The Detroit Lions held the second day of their 2022 training camp Thursday as the team continues to pile up the days. Jeremy Raisman and I were in to watch the workouts today, as usual, and we’ll have plenty of coverage for fans to consume.
If you missed the first day notes, you can find them here.
When the application was launched, there were no changes from yesterday, with Jason Cabinda, Romeo Okwara, Josh Paschal and Jerry Jacobs remaining on the PPP list, while Jameson Williams, Natriz Patrick, CJ Moore and Dan Skipper remain on the NFP list.
We received a clarification regarding Pascal’s sports hernia, when Jeremy Campbell asked if the injury required surgery, and we’ve updated our article from yesterday with more detail. Pascal underwent surgery during OTAs and with an estimated 12-week recovery period, he’ll be out for a major boot camp, if not all.
On the field, one notable injury was that of UDFA rookie running back Greg Bell. Bale fell 7 on 7 and the coaches tended to him. He was able to stand with assistance but had difficulty walking. The cart was brought in to transport him, but he seemed to find it difficult to rest and chose to walk instead with the help of the coach. I don’t want to speculate too much about the injury but as Reisman pointed out on Twitter, it was ‘difficult scene’.
Jared Goff’s crime
The Lions’ Crime continues to spin through the early stages of their playbook, and while I can’t reveal many details, we did see more action and creativity before the snap. They still have to shoot a lot of depth shots, but without platforms and limited live action training, that’s probably by design.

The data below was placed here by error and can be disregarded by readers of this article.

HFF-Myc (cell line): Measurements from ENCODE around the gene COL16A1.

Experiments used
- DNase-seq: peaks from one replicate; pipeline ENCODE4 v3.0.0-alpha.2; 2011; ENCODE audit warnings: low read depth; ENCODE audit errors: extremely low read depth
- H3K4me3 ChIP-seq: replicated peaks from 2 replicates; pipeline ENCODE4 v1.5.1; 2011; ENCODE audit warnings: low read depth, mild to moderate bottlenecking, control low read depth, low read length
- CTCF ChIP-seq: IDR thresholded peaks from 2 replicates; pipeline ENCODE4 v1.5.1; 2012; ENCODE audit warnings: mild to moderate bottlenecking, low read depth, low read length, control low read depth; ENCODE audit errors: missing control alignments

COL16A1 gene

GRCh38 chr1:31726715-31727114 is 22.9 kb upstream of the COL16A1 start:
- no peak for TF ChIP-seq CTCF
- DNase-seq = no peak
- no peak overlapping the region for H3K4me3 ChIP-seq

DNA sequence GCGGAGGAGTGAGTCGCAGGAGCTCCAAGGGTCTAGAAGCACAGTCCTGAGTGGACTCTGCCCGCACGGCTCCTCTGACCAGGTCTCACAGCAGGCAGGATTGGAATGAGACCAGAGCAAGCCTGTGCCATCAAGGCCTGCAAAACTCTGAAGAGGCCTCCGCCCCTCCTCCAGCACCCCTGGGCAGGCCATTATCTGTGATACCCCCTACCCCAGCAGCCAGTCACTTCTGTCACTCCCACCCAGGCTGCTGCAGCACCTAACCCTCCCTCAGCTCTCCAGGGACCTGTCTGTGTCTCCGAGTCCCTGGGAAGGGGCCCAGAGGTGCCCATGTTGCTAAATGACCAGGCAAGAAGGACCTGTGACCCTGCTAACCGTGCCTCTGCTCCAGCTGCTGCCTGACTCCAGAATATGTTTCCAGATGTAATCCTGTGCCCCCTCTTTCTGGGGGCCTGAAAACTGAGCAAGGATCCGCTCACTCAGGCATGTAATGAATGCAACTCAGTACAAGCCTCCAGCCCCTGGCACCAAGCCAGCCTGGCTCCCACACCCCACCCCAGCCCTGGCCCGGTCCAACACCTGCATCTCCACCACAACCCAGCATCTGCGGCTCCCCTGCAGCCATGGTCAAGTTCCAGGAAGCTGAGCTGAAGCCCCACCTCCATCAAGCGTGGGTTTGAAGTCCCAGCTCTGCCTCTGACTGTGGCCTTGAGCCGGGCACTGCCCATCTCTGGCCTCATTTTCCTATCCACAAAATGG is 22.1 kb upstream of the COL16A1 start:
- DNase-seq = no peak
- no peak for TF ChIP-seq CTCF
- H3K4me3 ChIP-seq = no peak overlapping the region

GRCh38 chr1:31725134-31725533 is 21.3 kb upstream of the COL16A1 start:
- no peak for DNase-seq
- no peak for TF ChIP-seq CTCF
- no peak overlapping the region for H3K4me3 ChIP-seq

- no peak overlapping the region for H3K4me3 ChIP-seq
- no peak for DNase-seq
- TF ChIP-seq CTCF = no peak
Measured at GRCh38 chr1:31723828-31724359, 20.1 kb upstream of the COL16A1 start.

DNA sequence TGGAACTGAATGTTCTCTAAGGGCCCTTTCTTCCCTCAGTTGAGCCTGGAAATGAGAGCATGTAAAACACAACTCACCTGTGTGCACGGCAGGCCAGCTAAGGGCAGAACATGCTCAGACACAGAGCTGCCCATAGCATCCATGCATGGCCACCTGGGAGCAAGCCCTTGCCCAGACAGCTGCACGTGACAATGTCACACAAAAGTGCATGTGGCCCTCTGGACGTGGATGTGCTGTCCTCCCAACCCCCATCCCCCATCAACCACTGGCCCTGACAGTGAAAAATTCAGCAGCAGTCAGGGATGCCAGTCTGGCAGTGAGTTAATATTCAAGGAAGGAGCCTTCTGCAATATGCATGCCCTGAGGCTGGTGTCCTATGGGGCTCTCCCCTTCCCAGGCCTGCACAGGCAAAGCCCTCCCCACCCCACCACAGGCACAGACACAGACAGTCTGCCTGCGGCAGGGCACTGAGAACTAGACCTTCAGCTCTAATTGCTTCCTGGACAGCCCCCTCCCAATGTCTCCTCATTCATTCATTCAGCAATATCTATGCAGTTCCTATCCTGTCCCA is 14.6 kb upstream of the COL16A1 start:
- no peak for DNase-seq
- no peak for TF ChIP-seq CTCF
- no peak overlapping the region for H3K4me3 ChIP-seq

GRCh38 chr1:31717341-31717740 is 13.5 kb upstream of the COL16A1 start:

When he’s in positional or group drills, Goff keeps getting priority weapons to throw, even changing the pass picking order to align the start with #16. Placing top goals with Goff might not seem like a big deal, but it helps build chemistry and keeps things consistent. . Goff has held throwing sessions with several of the novices during the holiday season, and the carry-over from that extra work is paying off.
Goff has always had a strong relationship with Josh Reynolds – he made another appearance on Thursday – and Amon Ra Saint Brown, but it’s easy to see his relationship grow with others, like DJ Chark.
“(I) got used to the way he throws the ball,” Shark told the media after training. “It’s very compatible with the way he’s throwing. At this point, I kind of know where to expect the ball to be, the type of passes, as in philosophy and things like that. So I think getting a head start on that during those OTAs was pretty big.”
While the physical work is evident, Chark also noted that Goff is readily available to help with the mental side of the offense as well, having co-developed the offensive playbook with offensive coordinator Ben Johnson this season.
Sharek continued, “JG (Goff) has more control over what’s going on, and he has more input.” “I can ask the same question I would ask Ben (Johnson) or coach (Antoine Randle) L, I can go and ask him. It helps a lot when I can go straight to the source, the guy who’s throwing the ball, just on little ways, trying to figure out what he’s thinking In him, so when I line up, I sort of think the same way. We still have a lot of ways, but just today, I saw some plays what he was thinking before he was cast. I asked him if that was what he was thinking, and he said, “Yes.” Just stuff like that really comes in handy when you have a veteran QB like him.”
After Chark finished his interview with the media, instead of heading indoors, as he usually does, he took his helmet and gloves and headed back to the Jugs Machine to join St.
QB Rotation Backup continues